Standing in the aisle of a gay bookstore in Boston, I thumbed through its pages wondering to myself, “what do these words even mean, ‘Christology’ and ‘liberation theology’ and why haven’t I ever heard them before?”  I’d spent my whole childhood in church.  I was sure I knew exactly who Jesus was.  He was the Son of God, born of the Virgin Mary, who died for my sins and the sins of the world.  He didn’t discriminate against women or Samaritans, he healed the sick, and he was often in trouble with the church.  But here was this book by a priest and a scholar who put Jesus’ name next to the names of radical and non-religious queer organizing communities mobilizing people with AIDS for power and change as if the two naturally belonged together.  I felt a little dizzy.  Where had my Jesus gone?

Have you ever lost your Jesus?  Can you recall how disorienting it was?  It happens all kinds of ways.  Sometimes, like with me, we lose our understanding of who he is.  We hear new interpretations of the meaning of his life and ministry, or his death and resurrection, and it feels like everything we’d been taught before has become untrustworthy.  Sometimes it’s our ability to feel his presence, his nearness, as we pray — once taken for granted, but now lost and confusing, even terrifying.  Sometimes we lose our Jesus because we’re simply surrounded by too many other voices, and we can’t hear Jesus above the din of so many other “content streams” — news, entertainment, the workplace, the marketplace, the streets.

Mary and Joseph had an annual holiday tradition not so different from the one many of us have just celebrated.  Each year at Passover they would travel in a group from Nazareth to Jerusalem.  Though the mode of transportation and the terrain were completely different, I suspect some features of holiday travel haven’t changed that much.  You pack and repack the donkey or the car.  You double-check to make sure you’ve remembered all the gifts for all the people you plan to see and stay with while you’re away from home.  You make sure there’s food for the road and toys or travel companions to keep you occupied throughout the journey.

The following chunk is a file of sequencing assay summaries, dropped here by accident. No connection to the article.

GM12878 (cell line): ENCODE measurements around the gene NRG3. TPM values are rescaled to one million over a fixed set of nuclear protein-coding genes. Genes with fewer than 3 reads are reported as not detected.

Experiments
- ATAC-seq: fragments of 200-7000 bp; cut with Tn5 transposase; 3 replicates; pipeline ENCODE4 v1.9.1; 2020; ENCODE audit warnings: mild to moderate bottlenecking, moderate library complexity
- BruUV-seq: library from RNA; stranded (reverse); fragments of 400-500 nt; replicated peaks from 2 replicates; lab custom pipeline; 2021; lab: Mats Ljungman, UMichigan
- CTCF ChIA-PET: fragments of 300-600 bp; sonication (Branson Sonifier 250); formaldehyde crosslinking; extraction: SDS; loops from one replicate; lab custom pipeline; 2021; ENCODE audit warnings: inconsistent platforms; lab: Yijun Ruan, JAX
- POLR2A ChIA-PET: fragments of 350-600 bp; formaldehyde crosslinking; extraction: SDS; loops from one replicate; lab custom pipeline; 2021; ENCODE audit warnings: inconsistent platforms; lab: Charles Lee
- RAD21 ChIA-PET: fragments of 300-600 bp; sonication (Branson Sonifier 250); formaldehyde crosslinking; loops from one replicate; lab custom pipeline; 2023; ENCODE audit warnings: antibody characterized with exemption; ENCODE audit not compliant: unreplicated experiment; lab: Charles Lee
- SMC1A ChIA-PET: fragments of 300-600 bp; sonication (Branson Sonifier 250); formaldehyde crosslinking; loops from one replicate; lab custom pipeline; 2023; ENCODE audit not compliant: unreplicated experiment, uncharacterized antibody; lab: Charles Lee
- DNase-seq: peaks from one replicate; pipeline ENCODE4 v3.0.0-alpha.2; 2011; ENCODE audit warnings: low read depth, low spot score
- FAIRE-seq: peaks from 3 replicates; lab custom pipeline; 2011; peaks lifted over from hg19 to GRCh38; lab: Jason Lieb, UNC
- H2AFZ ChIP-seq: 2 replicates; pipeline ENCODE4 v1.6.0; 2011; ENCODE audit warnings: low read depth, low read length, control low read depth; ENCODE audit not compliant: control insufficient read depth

It was on their way home, after the holiday, on a day like today, that they realized they hadn’t actually seen Jesus in a while.  They’d been so busy with the packing and the gifting and the eating, but when they stopped and took inventory, they realized they didn’t know where Jesus was.  They’d lost their Jesus.

Church people like to notice that when Jesus is found, he’s found in the church.  I think it’s good that we notice this, and I think it’s helpful for us to remind ourselves and one another that when your Jesus is lost, a good place to look is the church.  We’ve got the stories, and the histories, and the sacraments, and the small groups.  We work hard to foster as many meeting places as we can for each of us to encounter Jesus once again in the ways he reliably shows up: in the Word — read, preached and sung; and in the sacraments — touching our skin and filling our stomachs.

We should also note, though, that when Jesus is found in the church he is listening and asking questions.  The learned people of the temple, the ones who — like me, and maybe you as well — thought they already knew the whole story, are amazed at how his listening and his questions bring new ideas and understandings and possibilities to light.  This is a reminder to all of us, but particularly to those of us called to teach, that the Spirit needs our silence as well as our voices, so that questions can be asked and people can be listened to.

I think finding Jesus is a life-long process.  I don’t think we ever truly get there, or get it right.  When we start to think we’ve got Jesus nailed down, then we start to drop him on other people like that young boy on the playground.  Our answers and our understandings become leaden and freighted down with our own histories and hurts.  They can even injure those we try to share them with.

But losing Jesus is a life-long process too, and one I think we’re called to risk over and over again.  It was confusing and disorienting for me to discover that the Jesus I knew as a child had, somehow and somewhen, gotten mixed up with a community of HIV-positive radicals, even atheists!  I kept reading, finding more and more words I didn’t understand, until finally I had to call one of my childhood pastors and ask her to explain them to me.  She told me there was an entire field of religious studies concerned with the many ways people understand the meaning of Jesus, called “Christology,” a topic within the larger field of systematic theology.  She suggested that I might enjoy studying the topic more deeply, perhaps at a seminary.  I wasn’t ready to hear that quite yet, but a seed planted many years before got some fresh water that day.

We all need to lose our Jesus from time to time, even our religion.  I think Jesus knows that.  Perhaps it’s even why he wanders off from time to time, leaving our prayers unanswered, our spirits restless, our minds troubled, our hearts yearning.  Because in missing him, we begin the process of looking, and once we begin to look we are more open to what we may yet discover.

Amen.